(Updated) The legislature’s Democratic majority and Republican Gov. M. Jodi Rell are on the precipice of an agreement on the 2011 budget deficit, according to Republican lawmakers who say they’ve been shut out of any future budget negotiations. Democratic lawmakers say nothing has been agreed upon, but they feel good about it and Rell’s office sent out a statement saying they’re not close to a deal.

“The Governor and the Democrats are not on the verge of a deal,” Donna Tommelleo, Rell’s spokeswoman, said. “Talks are ongoing and Governor is hopeful that everyone will work together in a respectful manner to balance the budget by the end of session.”

The increased $350 million in state revenue over two years, $366 in additional federal funds, and deferral of another state employee pension payment, has all but offset the $726 million projected deficit. However, there are still ongoing negotiations regarding how the state moves forward with the $1.3 billion securitization piece of the fiscal puzzle.

“At this moment here in May I feel good on our prospects,” of adjusting the 2011 budget, House Speaker Chris Donovan said Saturday. But “we don’t have an agreement yet.”

The securitization or borrowing piece seems to be one of the last hurdles for all involved in negotiations.

“The Governor remains insistent that a budget agreement must use any new revenue to first reduce the amount of borrowing in the Democrats’ budget,” Tommelleo said in an emailed statement.

Republican lawmakers held a press conference Friday urging lawmakers to use the increased revenue to lower the debt payment the state will have to make, either by securitization or by the borrowing method recommended by Rell earlier this week.

Meanwhile, Republican lawmakers feel like their input about various proposals to shrink state government is no longer wanted.

House Minority Leader Lawrence Cafero said the pending deal as he understands it does not include any state agency consolidations, any labor concessions, privatization of state services, and does not take any action against future deficits.

Cafero walked out of budget discussions Friday night in protest.

Senate Minority Leader John McKinney, who stayed for the duration of the talks, said the news of “some extra revenue” has given the Democratic majority an excuse not to seek “real structural reform.“

“The will of the majority is now to simply put a Band-Aid on the problem,” McKinney said.

McKinney said negotiations have come down to two proposals and the gap between the two are small. He said Rell’s proposal has more cuts than the Democratic proposal, but neither deals with the structural deficits in 2012 and 2013.

When asked if Rell has turned her back on her own political party by reaching an agreement like this with Democrats, Cafero replied: “the macaroni is cooked.”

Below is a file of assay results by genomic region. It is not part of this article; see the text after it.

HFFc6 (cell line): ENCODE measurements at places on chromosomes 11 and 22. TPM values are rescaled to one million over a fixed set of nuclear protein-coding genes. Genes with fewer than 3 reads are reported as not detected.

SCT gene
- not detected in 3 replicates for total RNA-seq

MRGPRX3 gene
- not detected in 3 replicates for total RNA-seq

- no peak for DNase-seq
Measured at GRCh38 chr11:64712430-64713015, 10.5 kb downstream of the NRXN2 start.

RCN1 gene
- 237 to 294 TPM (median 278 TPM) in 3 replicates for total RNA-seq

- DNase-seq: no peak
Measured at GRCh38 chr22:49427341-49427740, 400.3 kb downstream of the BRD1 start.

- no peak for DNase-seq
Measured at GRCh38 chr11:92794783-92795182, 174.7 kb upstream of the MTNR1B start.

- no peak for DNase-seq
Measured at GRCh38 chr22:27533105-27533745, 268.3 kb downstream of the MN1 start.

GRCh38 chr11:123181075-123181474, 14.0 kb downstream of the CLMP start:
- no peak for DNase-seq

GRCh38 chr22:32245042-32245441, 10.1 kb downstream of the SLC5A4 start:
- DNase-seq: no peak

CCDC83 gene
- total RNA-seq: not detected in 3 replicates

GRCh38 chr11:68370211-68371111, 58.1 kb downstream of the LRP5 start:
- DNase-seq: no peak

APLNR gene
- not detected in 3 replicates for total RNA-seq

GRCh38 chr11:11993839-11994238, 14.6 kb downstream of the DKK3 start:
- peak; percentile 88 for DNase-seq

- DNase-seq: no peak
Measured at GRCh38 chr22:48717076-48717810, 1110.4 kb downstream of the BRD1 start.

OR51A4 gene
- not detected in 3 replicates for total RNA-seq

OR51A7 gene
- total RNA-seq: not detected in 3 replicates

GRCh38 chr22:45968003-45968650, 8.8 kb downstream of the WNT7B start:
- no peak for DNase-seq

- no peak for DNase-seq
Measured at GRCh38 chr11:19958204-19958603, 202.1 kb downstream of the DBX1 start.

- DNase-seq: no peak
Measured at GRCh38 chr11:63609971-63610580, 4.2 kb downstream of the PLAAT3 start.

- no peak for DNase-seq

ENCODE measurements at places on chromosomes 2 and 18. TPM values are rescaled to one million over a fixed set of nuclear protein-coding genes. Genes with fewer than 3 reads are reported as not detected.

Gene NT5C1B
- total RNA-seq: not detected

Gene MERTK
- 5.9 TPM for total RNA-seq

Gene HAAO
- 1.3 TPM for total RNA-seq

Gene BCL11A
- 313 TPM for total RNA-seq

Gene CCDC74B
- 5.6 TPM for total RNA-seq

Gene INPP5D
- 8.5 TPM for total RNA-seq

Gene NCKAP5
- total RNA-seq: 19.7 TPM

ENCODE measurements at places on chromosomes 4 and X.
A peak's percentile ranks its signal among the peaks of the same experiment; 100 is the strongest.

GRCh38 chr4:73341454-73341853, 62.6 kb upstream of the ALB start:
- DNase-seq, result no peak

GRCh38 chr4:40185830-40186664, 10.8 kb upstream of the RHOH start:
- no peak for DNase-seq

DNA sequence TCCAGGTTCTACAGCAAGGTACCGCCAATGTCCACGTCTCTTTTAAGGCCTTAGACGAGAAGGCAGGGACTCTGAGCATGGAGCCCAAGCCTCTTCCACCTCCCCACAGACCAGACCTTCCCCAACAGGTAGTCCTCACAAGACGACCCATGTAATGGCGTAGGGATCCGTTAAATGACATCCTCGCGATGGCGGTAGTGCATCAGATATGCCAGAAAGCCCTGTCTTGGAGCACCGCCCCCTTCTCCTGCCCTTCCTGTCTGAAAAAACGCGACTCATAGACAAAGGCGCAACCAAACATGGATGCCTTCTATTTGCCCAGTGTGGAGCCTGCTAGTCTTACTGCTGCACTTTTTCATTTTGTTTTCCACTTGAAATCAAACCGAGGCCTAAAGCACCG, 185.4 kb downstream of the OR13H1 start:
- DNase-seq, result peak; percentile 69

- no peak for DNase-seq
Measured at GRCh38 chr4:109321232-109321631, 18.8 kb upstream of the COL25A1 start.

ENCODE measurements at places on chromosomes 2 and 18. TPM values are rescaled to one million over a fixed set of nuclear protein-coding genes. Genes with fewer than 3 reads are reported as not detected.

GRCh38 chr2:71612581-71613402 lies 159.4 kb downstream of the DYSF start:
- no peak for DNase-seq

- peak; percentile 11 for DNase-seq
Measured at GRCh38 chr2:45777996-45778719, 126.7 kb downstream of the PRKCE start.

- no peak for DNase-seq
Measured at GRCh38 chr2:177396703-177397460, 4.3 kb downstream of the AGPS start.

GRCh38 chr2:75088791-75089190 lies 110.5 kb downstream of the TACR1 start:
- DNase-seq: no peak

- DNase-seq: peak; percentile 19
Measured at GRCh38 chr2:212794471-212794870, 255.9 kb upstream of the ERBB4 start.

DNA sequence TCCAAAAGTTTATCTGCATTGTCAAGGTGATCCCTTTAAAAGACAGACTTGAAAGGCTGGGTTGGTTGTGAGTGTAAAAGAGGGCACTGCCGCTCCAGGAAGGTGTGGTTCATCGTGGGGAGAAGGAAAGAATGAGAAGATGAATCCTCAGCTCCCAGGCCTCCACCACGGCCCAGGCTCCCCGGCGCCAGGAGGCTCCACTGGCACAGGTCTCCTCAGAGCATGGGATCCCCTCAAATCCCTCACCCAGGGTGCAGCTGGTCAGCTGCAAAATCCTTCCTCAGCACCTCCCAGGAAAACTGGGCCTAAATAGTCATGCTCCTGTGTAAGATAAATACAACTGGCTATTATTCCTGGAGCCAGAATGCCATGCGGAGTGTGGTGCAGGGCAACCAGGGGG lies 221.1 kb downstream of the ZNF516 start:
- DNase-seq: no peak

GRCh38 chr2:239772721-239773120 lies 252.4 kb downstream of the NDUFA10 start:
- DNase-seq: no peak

“We don’t believe this is the right deal for the state of Connecticut,” McKinney said. “It was nothing to do with personalities, it has nothing to do with what party you’re from, it has to do with what is the best result for the people of Connecticut.”

When pressed McKinney said “I’m disappointed in everybody’s actions.”

Rep. Vincent Candelora, R-North Branford, said the governor is attempting “to push the easy button,” by using increased revenue realized after the April 15th tax deadline to fix the budget. It’s more difficult to fix the structural deficit issues going into the future, he said.

“All we’re doing is delaying the decisions for the next governor,” Candelora said.

Majority Leader Denise Merrill said the Republicans were never asked to leave the discussions and have been at the table since negotiations on the budget began.

“I think we are trying to work together with the Republicans and the governor on the budget,” Merrill said. She said she was surprised by the Republican’s reaction.

“The new revenue has made a lot possible that was not possible,” Merrill said. “We need to deal with the immediate problem, which is the 2011 deficit.”

Republican Party Chairman Chris Healy said the legislature’s Democratic majority doesn’t get it, but there’s lots of Republican candidates “that offer a clear path out of this.”

When asked if he was placing any blame on Rell, Healy said he’s been fairly critical of the governor in the past, “to be a little bit more firm.”

Rell is not seeking re-election and some have privately opined that it may be a different if she was. However, Democrats have said that it would be to the GOP’s advantage not to have a budget agreement in the run up to the 2010 elections.

This story will be updated throughout the day.